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Avoidant Personality Disorder

What is avoidant personality disorder?

People with avoidant personality disorder (APD) have a lifelong pattern of extreme shyness. They also feel inadequate and are hypersensitive to rejection. APD can cause psychiatric symptoms that create serious problems with relationships and work.

What are the symptoms of avoidant personality disorder?

If you have APD, you might have difficulty interacting in social and work settings. This is because you may fear any of the following:

  • rejection
  • disapproval
  • embarrassment
  • criticism
  • getting to know new people
  • intimate relationships
  • ridicule

You may also have trouble believing that people like you. When you’re sensitive to rejection and criticism, you may misinterpret neutral comments or actions as negative ones.

What causes avoidant personality disorder?

The cause of APD and other personality disorders is unknown. Researchers think genetic and environmental factors might play a role.

Who is at risk of avoidant personality disorder?

There is no way to know who will develop APD. People who have the disorder are typically very shy as children. However, not every child who is shy goes on to develop the disorder. Likewise, not every adult who is shy has the disorder.

If you have APD, your shyness most likely grew as you got older. It may have gotten to the point that you began avoiding other people and certain situations.

How is avoidant personality disorder diagnosed?

Your doctor may refer you to a mental health professional who will ask you questions to determine if you have APD. To be diagnosed with APD, your symptoms must begin no later than early adulthood.

You must also show at least four of the following characteristics:

  • You avoid work activities that involve contact with others. This is due to fear of criticism, disapproval, or rejection.
  • You’re unwilling to get involved with other people unless you’re sure they like you.
  • You hold back in relationships because you’re afraid you’ll be ridiculed or humiliated.
  • The fear of being criticized or rejected in social situations dominates your thoughts.
  • You hold back or completely avoid social situations because you feel inadequate.
  • You think you’re inferior to others, unappealing, and inept.
  • You’re unlikely to take part in new activities or to take personal risks because you're afraid of embarrassment.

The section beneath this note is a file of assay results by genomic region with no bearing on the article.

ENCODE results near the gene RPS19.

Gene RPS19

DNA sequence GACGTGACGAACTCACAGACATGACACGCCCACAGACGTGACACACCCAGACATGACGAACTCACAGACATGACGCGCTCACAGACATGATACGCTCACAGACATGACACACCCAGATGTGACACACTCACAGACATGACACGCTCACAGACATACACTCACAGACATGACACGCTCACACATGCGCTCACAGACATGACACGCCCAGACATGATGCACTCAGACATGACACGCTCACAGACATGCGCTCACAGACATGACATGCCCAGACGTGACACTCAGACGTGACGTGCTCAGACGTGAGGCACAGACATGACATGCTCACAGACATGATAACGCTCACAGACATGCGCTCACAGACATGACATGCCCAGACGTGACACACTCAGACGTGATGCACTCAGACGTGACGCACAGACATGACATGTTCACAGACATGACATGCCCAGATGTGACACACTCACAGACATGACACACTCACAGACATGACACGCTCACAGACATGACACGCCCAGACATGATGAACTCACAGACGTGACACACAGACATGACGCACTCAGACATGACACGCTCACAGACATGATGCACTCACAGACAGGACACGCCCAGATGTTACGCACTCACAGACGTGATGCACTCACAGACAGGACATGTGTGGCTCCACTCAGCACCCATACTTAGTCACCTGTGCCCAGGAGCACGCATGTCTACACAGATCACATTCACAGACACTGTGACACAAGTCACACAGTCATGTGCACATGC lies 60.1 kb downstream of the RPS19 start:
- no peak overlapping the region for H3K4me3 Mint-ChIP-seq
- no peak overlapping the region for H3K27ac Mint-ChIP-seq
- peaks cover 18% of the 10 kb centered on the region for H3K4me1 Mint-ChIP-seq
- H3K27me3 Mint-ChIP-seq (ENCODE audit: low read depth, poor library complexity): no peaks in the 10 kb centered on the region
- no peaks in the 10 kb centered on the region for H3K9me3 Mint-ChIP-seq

How is avoidant personality disorder treated?

Psychotherapy is the most effective treatment for APD. Your therapist may use psychodynamic psychotherapy or cognitive behavioral therapy. The goal of therapy is to help you identify your unconscious beliefs about yourself and how others see you. It also aims to help you function better socially and at work.

Psychodynamic psychotherapy

Psychodynamic therapy is a form of talk therapy. It helps you become aware of your unconscious thoughts. It can help you understand how past experiences influence your current behavior. This allows you to examine and resolve past emotional pains and conflicts. Then you can move forward with a healthier outlook about yourself and how others see you. Psychodynamic psychotherapy produces lasting results with benefits that continue after treatment.

Cognitive behavioral therapy

Cognitive behavioral therapy (CBT) is another form of talk therapy. In CBT, a therapist helps you recognize and replace unhealthy beliefs and thought processes. Your therapist will encourage you to examine and test your thoughts and beliefs to see if they have a factual basis. They’ll also help you develop alternative, healthier thoughts.

Medication

The FDA hasn’t approved any medications to treat personality disorders. However, your doctor may prescribe antidepressant medications if you have co-occurring depression or anxiety.

What is the outlook for avoidant personality disorder?

People who don’t receive treatment for APD may isolate themselves. As a result, they may develop an additional psychiatric disorder, such as:

Treatment doesn’t change your personality. You’ll most likely always be shy and have some difficulty with social and work interactions. But treatment can improve your symptoms and help you develop the ability to relate to others.


Content licensed from:

Written by: Rose Kivi and Marijane Leonard
Medically reviewed on: Apr 19, 2017: Timothy J. Legg, PhD, CRNP

This feature is for informational purposes only and should not be used to replace the care and information received from your health care provider. Please consult a health care professional with any health concerns you may have.
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